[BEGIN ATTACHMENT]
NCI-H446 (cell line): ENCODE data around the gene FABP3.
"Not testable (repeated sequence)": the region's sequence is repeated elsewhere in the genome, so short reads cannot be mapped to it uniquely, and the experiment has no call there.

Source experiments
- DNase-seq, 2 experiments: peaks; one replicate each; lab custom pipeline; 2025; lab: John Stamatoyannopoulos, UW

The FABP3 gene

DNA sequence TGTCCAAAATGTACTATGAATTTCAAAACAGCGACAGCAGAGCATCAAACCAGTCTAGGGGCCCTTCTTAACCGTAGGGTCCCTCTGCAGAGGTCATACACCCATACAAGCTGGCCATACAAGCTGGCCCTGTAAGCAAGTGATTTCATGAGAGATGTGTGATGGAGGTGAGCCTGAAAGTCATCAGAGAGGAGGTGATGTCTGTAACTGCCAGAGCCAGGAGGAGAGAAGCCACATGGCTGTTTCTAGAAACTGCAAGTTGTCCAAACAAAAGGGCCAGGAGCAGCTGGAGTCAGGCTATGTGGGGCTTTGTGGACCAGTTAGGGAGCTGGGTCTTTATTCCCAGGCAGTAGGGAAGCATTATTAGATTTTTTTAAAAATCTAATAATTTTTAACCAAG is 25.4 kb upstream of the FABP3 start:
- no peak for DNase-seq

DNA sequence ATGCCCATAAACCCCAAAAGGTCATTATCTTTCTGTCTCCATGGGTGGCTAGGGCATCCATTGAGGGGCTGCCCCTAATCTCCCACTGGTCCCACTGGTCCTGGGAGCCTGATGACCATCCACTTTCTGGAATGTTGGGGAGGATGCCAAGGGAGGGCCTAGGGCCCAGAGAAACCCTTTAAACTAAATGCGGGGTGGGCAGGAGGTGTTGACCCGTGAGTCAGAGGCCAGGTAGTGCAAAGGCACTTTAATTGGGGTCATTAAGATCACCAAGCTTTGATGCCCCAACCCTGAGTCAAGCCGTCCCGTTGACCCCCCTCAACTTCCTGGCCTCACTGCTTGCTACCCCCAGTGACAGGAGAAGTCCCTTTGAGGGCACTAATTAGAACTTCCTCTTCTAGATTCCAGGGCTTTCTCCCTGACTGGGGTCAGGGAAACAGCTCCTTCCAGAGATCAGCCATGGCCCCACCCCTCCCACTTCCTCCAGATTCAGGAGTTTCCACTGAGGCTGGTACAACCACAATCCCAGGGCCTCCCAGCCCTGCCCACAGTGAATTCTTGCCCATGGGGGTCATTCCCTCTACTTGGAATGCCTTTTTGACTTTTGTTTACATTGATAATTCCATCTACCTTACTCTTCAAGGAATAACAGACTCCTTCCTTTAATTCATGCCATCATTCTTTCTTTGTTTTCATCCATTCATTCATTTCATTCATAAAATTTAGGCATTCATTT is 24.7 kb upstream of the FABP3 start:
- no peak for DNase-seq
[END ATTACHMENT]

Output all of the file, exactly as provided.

NCI-H446 (cell line): ENCODE data around the gene FABP3.
"Not testable (repeated sequence)": the region's sequence is repeated elsewhere in the genome, so short reads cannot be mapped to it uniquely, and the experiment has no call there.

Source experiments
- DNase-seq, 2 experiments: peaks; one replicate each; lab custom pipeline; 2025; lab: John Stamatoyannopoulos, UW

The FABP3 gene

DNA sequence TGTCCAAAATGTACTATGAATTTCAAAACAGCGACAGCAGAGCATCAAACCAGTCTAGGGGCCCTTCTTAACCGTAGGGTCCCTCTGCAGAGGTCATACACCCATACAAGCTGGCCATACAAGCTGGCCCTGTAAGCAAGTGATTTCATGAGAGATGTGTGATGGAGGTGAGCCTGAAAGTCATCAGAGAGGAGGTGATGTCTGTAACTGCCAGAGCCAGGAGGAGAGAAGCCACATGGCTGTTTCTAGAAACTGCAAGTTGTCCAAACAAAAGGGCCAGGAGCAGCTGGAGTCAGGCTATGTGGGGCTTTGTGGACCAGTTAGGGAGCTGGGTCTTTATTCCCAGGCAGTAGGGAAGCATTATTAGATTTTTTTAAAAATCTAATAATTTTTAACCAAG is 25.4 kb upstream of the FABP3 start:
- no peak for DNase-seq

DNA sequence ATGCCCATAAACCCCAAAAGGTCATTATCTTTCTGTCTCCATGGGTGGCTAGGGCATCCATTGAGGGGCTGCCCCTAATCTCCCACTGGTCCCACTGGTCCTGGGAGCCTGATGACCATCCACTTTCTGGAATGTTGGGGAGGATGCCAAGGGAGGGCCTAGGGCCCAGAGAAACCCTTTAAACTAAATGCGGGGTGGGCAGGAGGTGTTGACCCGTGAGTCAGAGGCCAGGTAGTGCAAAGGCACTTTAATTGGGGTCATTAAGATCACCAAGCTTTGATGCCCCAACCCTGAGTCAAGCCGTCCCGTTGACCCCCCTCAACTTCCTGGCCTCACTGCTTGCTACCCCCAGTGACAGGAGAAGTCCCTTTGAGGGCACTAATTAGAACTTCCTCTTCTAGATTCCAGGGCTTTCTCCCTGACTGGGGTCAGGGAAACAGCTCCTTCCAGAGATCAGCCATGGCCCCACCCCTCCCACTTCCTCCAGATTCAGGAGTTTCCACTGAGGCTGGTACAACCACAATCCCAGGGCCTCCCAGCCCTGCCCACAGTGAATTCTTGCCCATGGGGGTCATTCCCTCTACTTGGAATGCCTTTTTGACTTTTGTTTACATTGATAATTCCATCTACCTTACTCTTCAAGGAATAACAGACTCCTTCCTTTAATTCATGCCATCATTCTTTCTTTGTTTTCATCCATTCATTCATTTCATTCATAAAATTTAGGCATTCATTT is 24.7 kb upstream of the FABP3 start:
- no peak for DNase-seq